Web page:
The Art of Sidechaining…

Possibly the most useful technique for getting your sounds to interact with one another is sidechaining.  This is used extensively in electronic music, and as well as gelling the sounds it also helps prevent those unwanted peaks in volume when two instruments sound at the same time.  Often a kick drum is used as the sidechain source for a compressor.  This gives the kick more presence as the compressed sounds will be pushed out of the way when the kick hits, giving the listener the impression that the kick is louder – almost always a good thing!
Sidechaining in Live 8 is easy.  Just drop a compressor on the channel with the sound you are wanting to ‘duck’ out of the way when the other sound source (e.g. the kick drum) hits.  Click the little arrow on the top left to show the sidechain menu, and switch it on.  Then select the channel with the source you wish to use.  Now play both sounds.  The threshold is set to 0dB on the compressor, meaning no compression.  Now lower the threshold and you will begin to hear the impact of the sidechain on the sound.  The effect will be easier to hear when something with a sharp attack, like a drum, is used as the sidechain and a continuous note, like a string, is used for the compressed sound.  Altering the attack, release and ratio will change the start, duration and impact of the compression, respectively.  You can here the threshold being reduced in the audio sample from 8 seconds.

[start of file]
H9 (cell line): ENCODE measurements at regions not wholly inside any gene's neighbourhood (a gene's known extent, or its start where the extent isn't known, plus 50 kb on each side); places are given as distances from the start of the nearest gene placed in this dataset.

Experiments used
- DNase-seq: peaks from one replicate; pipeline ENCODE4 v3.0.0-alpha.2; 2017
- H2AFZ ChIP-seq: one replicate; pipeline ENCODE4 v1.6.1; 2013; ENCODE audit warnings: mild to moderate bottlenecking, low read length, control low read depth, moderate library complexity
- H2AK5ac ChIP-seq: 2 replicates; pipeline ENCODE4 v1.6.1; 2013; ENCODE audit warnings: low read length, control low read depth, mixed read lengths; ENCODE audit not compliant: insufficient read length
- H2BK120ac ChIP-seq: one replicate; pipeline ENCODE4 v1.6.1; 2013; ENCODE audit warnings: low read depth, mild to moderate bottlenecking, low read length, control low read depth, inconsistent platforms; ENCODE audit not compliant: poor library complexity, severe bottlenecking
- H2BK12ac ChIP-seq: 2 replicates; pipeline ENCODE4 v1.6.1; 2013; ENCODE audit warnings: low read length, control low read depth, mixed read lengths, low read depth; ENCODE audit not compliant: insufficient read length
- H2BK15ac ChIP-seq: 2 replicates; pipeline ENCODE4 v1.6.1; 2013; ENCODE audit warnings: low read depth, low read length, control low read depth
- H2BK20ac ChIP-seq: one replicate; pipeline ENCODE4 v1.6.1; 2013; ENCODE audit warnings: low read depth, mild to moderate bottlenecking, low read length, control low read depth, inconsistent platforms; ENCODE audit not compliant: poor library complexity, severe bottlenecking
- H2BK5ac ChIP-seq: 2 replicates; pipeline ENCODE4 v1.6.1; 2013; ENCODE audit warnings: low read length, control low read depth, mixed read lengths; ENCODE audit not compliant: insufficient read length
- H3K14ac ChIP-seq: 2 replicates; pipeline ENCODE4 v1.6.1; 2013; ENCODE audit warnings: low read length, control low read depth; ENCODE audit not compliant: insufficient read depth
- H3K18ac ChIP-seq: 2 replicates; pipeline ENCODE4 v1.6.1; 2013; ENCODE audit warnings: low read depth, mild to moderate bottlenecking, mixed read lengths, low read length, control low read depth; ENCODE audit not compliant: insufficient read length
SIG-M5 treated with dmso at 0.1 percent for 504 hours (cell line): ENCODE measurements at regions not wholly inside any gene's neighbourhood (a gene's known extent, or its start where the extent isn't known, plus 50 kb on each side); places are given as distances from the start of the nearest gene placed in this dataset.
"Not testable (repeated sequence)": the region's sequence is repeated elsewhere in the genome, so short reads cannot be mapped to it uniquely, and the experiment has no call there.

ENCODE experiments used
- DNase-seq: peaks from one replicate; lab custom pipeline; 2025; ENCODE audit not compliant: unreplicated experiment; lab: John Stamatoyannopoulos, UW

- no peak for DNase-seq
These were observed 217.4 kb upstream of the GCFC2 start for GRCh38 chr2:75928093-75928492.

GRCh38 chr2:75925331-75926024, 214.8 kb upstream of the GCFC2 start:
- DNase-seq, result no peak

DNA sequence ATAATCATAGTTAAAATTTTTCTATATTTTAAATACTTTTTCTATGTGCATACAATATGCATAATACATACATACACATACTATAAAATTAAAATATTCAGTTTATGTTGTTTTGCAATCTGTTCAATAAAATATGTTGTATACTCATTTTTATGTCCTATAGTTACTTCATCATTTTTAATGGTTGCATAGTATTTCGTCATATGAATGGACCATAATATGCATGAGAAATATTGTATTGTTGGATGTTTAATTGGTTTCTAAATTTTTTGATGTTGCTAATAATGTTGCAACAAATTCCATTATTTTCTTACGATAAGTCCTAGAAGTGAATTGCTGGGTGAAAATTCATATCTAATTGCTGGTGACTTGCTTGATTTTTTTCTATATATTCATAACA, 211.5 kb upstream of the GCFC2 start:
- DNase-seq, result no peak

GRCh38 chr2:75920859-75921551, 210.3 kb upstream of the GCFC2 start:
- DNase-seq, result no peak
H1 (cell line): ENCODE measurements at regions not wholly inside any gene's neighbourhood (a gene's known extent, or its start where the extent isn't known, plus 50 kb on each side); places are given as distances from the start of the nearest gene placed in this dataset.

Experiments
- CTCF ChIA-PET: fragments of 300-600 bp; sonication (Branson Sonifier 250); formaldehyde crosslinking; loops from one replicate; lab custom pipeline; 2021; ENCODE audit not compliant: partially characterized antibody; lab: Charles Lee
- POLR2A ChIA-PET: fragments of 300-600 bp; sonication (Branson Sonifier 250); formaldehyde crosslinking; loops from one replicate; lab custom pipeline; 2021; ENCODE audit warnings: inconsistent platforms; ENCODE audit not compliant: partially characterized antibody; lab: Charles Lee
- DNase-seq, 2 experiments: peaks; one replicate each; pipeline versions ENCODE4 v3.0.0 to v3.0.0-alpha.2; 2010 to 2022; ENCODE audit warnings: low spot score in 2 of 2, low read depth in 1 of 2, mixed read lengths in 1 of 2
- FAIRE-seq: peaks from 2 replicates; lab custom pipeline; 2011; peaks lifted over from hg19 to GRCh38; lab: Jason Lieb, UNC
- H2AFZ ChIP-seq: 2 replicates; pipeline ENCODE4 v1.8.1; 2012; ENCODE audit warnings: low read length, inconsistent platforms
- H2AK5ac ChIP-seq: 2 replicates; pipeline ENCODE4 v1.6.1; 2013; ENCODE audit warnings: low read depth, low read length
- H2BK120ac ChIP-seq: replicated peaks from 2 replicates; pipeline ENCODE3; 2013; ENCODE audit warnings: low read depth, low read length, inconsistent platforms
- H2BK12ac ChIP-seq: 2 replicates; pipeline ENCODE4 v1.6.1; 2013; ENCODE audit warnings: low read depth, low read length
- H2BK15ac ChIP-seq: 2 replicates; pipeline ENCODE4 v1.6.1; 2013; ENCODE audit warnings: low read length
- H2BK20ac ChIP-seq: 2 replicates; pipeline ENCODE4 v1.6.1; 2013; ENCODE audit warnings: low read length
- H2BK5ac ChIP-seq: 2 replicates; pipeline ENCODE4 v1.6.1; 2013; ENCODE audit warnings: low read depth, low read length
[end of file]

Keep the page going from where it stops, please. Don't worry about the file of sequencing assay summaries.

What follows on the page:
A similar process can be applied using the Live 8 auto-filter.  The ‘envelope’ setting on the auto filter determines how the filter is applied.  The attack and release change the start and duration of the sidechain effect in the same way as with the compressor.  The effect of the auto filter can be heard 24 seconds into the audio sample. Have a play around, that’s the best way to learn!

Possibly the most useful technique for getting your sounds to interact with one another is sidechaining.  This is used extensively in electronic music, and as well as gelling the sounds it also helps prevent those unwanted peaks in volume when two instruments sound at the same time.  Often a kick drum is used as the sidechain source for a compressor.  This gives the kick more presence as the compressed sounds will be pushed out of the way when the kick hits, giving the listener the impression that the kick is louder – almost always a good thing!

Sidechain compression in Live 8

Sidechain compression in Live 8

Sidechaining in Live 8 is easy.  Just drop a compressor on the channel with the sound you are wanting to ‘duck’ out of the way when the other sound source (e.g. the kick drum) hits.  Click the little arrow on the top left to show the sidechain menu, and switch it on.  Then select the channel with the source you wish to use.  Now play both sounds.  The threshold is set to 0dB on the compressor, meaning no compression.  Now lower the threshold and you will begin to hear the impact of the sidechain on the sound.  The effect will be easier to hear when something with a sharp attack, like a drum, is used as the sidechain and a continuous note, like a string, is used for the compressed sound.  Altering the attack, release and ratio will change the start, duration and impact of the compression, respectively.  You can here the threshold being reduced in the audio sample from 8 seconds.

Sidechaining with auto-filter in Live 8

Sidechaining with auto-filter in Live 8

A similar process can be applied using the Live 8 auto-filter.  The ‘envelope’ setting on the auto filter determines how the filter is applied.  The attack and release change the start and duration of the sidechain effect in the same way as with the compressor.  The effect of the auto filter can be heard 24 seconds into the audio sample. Have a play around, that’s the best way to learn!

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